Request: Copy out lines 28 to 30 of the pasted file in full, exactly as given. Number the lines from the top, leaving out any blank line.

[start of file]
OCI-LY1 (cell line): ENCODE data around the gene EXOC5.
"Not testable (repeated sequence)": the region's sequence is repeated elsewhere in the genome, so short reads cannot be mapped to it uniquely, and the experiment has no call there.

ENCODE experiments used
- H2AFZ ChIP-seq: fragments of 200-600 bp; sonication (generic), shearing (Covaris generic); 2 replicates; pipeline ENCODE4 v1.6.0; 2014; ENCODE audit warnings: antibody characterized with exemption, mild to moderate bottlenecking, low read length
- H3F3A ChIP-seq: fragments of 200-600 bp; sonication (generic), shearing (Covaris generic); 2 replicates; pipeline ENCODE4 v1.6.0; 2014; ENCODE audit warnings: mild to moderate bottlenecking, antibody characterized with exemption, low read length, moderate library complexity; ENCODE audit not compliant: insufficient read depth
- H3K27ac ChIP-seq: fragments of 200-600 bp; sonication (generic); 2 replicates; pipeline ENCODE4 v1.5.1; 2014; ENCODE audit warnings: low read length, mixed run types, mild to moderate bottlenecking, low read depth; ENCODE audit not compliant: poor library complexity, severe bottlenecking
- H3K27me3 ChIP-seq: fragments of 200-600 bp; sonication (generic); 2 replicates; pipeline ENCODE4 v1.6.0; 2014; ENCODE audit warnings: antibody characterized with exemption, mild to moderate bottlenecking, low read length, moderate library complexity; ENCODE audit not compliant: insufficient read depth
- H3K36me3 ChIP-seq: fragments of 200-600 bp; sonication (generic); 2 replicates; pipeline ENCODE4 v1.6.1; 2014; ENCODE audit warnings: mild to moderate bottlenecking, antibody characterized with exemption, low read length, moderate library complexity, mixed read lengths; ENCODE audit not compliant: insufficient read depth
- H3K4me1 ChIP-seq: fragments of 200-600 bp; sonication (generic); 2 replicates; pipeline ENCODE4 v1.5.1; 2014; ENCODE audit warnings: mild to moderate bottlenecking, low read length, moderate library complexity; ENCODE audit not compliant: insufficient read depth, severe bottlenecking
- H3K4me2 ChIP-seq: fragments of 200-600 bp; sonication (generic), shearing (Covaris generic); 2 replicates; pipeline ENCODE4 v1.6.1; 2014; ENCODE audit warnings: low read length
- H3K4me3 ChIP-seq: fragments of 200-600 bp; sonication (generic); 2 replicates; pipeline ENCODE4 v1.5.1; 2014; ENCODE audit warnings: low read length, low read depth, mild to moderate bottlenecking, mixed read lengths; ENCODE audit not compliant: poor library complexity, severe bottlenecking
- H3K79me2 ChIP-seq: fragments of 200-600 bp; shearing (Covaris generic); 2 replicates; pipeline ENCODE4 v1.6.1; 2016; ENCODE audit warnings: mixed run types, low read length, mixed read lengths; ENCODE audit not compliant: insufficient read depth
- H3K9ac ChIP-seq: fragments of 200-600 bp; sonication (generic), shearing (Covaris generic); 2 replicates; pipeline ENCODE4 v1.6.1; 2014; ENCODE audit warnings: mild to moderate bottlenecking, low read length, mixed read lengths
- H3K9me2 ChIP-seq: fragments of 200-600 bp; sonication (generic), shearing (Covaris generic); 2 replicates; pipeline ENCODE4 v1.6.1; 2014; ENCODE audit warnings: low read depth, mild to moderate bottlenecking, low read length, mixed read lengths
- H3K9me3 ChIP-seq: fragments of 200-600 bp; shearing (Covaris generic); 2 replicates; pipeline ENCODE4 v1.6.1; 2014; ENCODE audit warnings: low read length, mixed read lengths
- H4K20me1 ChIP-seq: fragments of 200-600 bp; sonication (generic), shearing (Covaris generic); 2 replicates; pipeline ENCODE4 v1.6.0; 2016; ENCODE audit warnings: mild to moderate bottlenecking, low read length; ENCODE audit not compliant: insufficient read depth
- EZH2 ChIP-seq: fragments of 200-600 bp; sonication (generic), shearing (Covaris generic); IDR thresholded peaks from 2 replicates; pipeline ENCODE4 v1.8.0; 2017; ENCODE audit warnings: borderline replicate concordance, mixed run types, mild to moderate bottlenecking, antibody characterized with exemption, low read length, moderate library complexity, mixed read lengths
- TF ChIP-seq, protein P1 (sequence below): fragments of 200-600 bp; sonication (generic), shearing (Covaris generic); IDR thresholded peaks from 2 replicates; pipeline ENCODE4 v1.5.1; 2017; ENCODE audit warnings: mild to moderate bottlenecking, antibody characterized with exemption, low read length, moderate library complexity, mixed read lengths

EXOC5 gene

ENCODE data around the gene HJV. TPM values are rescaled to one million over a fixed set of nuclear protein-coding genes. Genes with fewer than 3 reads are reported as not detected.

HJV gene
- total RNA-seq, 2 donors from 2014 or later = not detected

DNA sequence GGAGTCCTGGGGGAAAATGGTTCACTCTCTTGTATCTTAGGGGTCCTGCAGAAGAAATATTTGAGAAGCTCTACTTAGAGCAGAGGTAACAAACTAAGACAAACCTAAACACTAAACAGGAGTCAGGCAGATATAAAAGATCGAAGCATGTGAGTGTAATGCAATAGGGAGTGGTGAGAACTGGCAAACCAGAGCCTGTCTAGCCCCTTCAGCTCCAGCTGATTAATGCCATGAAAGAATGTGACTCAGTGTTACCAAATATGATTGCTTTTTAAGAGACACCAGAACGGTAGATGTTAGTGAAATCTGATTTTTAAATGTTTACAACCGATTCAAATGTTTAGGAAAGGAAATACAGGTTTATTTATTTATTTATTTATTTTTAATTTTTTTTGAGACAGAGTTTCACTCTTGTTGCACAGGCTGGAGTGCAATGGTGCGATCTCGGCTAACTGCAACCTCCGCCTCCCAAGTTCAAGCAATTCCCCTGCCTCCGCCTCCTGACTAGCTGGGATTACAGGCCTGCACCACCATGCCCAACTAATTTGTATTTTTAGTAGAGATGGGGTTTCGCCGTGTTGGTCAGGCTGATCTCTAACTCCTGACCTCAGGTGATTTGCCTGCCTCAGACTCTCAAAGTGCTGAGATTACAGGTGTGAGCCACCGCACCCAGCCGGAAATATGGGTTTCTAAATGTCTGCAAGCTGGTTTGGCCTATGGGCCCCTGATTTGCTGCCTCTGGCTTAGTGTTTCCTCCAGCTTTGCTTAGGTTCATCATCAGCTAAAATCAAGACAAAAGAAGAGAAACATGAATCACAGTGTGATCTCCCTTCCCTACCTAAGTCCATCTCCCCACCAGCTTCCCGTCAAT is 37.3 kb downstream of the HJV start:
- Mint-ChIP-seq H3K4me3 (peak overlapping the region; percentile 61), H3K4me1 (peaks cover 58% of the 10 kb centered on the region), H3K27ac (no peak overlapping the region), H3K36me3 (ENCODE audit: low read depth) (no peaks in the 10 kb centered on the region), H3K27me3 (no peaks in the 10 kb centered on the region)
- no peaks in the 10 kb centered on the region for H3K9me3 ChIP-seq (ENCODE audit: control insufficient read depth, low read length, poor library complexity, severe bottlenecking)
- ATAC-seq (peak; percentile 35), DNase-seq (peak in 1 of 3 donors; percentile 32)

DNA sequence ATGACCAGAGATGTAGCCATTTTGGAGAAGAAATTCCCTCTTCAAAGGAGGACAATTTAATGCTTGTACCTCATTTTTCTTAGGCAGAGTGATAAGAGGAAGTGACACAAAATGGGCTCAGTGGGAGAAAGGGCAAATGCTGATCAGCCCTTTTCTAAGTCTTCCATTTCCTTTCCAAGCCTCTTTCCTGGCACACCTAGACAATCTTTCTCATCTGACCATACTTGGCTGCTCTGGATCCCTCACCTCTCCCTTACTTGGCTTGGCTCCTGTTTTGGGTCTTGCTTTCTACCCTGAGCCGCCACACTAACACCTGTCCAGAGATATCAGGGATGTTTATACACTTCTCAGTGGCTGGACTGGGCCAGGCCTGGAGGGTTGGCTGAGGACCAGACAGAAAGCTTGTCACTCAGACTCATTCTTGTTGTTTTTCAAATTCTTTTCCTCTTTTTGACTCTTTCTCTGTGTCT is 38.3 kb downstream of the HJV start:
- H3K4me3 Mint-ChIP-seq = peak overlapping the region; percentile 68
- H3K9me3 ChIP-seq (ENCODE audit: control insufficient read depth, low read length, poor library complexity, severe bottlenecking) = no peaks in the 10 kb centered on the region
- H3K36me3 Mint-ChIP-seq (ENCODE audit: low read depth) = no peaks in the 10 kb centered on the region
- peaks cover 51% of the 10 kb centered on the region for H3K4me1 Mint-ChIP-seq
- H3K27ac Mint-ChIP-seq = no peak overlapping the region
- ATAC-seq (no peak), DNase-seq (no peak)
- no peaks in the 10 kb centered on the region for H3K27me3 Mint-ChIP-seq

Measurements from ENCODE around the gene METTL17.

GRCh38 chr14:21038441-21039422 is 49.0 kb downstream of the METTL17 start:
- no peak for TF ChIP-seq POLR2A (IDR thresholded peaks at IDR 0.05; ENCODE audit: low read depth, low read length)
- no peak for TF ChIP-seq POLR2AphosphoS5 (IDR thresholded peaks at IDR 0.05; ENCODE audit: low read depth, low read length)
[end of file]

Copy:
- H3K4me3 Mint-ChIP-seq = peak overlapping the region; percentile 68
- H3K9me3 ChIP-seq (ENCODE audit: control insufficient read depth, low read length, poor library complexity, severe bottlenecking) = no peaks in the 10 kb centered on the region
- H3K36me3 Mint-ChIP-seq (ENCODE audit: low read depth) = no peaks in the 10 kb centered on the region